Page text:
Jeanne Villepreux-Power was never expected to be a scientist. Born in 1794 in a French village more than 100 miles from the ocean, she pursued an improbable path that brought her to the island of Sicily. There, she took up natural history and solved the two-thousand-year-old mystery of how of the argonaut octopus gets its shell.
In an era when most research focused on dead specimens, Jeanne was determined to experiment on living animals. And to keep sea creatures alive for her studies, she had to invent a contraption to hold them ― the aquarium. Her remarkable life story is told by author, marine biologist, and octopus enthusiast Danna Staaf in this highly detailed story packed with archival material, scientific diagrams, and full-color photographs that will enthrall any young reader.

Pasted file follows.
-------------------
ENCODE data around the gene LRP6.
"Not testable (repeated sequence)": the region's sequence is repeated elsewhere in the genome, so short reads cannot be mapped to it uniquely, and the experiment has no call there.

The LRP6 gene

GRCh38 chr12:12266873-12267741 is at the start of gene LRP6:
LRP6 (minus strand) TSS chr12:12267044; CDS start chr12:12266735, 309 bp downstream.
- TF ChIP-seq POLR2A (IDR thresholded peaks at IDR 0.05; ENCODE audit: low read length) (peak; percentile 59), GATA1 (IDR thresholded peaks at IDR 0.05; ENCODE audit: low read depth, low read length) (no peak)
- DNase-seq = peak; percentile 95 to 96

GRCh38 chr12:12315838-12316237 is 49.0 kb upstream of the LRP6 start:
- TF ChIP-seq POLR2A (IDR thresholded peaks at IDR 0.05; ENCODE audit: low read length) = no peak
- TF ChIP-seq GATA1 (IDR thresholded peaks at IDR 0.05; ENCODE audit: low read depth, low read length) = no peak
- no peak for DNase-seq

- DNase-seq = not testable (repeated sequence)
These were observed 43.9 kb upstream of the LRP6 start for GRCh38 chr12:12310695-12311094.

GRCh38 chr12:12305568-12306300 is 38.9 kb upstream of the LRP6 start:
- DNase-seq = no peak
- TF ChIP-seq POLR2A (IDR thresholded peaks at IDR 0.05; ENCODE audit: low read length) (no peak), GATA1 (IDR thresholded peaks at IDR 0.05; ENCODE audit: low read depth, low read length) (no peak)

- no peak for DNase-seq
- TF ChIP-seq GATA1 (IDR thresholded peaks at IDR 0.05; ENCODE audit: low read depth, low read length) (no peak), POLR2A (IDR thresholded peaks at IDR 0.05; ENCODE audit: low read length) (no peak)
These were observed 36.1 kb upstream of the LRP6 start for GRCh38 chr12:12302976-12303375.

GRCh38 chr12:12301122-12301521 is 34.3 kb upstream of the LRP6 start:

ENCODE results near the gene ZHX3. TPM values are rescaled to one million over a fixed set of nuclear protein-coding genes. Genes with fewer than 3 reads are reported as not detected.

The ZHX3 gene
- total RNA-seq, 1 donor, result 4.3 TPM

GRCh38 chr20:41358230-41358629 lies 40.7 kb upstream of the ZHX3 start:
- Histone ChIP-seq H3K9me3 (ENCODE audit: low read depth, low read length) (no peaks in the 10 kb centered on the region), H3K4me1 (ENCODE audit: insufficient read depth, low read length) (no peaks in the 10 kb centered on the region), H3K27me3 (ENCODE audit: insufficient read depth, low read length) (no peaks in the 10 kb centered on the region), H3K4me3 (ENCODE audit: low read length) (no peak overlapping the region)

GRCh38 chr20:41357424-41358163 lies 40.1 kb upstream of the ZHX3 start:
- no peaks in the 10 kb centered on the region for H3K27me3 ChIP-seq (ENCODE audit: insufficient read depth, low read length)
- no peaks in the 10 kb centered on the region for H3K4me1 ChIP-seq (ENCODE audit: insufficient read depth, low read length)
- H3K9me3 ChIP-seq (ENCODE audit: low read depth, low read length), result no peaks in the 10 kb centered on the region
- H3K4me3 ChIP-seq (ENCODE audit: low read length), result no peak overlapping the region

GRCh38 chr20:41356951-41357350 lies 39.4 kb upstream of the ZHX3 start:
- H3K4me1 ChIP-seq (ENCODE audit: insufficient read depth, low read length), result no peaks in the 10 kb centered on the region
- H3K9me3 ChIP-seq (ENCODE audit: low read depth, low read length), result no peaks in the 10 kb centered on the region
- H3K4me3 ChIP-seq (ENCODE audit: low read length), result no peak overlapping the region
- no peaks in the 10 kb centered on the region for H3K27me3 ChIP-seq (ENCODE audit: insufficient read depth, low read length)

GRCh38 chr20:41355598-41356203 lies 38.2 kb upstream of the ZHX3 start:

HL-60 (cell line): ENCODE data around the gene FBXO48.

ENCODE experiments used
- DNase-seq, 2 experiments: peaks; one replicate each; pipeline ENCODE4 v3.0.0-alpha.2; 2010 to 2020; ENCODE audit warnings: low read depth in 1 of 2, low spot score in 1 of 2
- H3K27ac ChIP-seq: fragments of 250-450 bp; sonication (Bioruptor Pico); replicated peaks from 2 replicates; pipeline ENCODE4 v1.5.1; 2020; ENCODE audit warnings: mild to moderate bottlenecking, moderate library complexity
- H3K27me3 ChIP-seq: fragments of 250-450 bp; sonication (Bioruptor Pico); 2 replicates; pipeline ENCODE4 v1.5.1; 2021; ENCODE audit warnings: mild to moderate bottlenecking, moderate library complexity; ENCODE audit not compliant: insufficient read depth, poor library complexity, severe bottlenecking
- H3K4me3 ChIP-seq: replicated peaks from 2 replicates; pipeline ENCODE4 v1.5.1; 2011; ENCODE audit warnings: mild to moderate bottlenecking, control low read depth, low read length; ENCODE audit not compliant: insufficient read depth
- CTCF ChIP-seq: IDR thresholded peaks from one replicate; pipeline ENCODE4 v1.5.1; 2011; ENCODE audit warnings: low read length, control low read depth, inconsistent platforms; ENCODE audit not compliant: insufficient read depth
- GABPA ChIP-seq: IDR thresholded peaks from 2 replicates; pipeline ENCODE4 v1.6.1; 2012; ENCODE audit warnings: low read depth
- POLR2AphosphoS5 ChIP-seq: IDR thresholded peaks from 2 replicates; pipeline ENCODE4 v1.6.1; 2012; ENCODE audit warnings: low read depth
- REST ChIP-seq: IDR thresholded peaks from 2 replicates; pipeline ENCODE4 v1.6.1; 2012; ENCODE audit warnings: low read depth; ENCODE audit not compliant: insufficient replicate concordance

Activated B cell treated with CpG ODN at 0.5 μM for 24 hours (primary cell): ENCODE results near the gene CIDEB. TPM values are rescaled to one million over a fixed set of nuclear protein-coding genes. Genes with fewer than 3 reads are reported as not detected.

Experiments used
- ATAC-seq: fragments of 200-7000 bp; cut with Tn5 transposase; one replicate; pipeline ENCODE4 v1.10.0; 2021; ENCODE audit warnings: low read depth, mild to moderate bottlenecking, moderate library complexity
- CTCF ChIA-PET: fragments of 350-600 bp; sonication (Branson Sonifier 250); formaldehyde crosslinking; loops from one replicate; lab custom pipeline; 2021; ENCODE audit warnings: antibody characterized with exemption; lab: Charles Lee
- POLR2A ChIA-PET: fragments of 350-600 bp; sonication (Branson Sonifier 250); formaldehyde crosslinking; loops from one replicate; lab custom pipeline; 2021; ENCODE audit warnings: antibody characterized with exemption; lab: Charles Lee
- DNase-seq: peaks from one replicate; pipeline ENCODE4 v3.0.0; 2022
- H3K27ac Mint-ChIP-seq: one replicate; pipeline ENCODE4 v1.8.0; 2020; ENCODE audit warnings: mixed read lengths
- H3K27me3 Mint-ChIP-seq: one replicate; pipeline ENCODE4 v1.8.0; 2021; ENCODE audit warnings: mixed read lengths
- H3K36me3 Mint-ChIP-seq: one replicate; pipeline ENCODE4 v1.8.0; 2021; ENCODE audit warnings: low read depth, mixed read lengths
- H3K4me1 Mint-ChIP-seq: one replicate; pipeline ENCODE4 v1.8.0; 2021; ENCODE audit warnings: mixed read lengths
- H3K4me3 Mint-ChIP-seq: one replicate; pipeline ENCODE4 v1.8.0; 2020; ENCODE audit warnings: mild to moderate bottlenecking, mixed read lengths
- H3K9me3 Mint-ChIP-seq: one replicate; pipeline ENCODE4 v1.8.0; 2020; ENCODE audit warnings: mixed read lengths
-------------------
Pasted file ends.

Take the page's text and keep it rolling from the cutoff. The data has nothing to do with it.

"When recorded history is lacking, Staaf offers educated suppositions and provoking questions. Highly detailed, conversational chapters feature archival material, scientific drawings, and full-color photos in a handsome layout, and numerous contextualizing sidebars cover topics ranging from the ethics of animal experimentation to the metric system. Ample back matter concludes a comprehensive portrait of a trend-bucking innovator and polymath." — Publishers Weekly
|Recommended Age||10 and up|
|Publication Date||Oct 4, 2022|